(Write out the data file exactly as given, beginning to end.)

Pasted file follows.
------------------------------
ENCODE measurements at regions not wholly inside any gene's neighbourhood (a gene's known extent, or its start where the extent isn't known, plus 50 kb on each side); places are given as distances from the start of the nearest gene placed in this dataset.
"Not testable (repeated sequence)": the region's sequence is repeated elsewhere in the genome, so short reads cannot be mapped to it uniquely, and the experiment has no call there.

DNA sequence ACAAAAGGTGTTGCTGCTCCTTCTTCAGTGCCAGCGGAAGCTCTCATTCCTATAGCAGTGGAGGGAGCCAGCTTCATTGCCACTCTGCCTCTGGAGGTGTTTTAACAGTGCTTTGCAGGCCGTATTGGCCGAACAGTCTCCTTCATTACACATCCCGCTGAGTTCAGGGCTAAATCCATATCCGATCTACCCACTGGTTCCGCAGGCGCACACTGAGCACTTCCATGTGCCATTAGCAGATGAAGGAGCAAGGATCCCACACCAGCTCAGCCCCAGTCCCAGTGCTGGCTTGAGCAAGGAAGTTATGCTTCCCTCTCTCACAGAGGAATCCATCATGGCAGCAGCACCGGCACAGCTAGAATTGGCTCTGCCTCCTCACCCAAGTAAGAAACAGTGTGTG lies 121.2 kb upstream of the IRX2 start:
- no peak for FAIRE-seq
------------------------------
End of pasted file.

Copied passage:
ENCODE measurements at regions not wholly inside any gene's neighbourhood (a gene's known extent, or its start where the extent isn't known, plus 50 kb on each side); places are given as distances from the start of the nearest gene placed in this dataset.
"Not testable (repeated sequence)": the region's sequence is repeated elsewhere in the genome, so short reads cannot be mapped to it uniquely, and the experiment has no call there.

DNA sequence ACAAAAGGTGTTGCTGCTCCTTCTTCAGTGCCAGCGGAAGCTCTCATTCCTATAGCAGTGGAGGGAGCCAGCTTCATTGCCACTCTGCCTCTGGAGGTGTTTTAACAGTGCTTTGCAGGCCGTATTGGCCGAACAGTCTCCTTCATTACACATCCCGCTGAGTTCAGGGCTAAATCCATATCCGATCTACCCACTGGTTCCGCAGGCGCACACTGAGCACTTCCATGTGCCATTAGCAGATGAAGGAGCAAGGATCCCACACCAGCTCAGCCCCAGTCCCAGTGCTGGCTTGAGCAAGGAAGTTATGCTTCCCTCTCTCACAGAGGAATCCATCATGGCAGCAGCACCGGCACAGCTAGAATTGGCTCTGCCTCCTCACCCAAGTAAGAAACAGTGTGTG lies 121.2 kb upstream of the IRX2 start:
- no peak for FAIRE-seq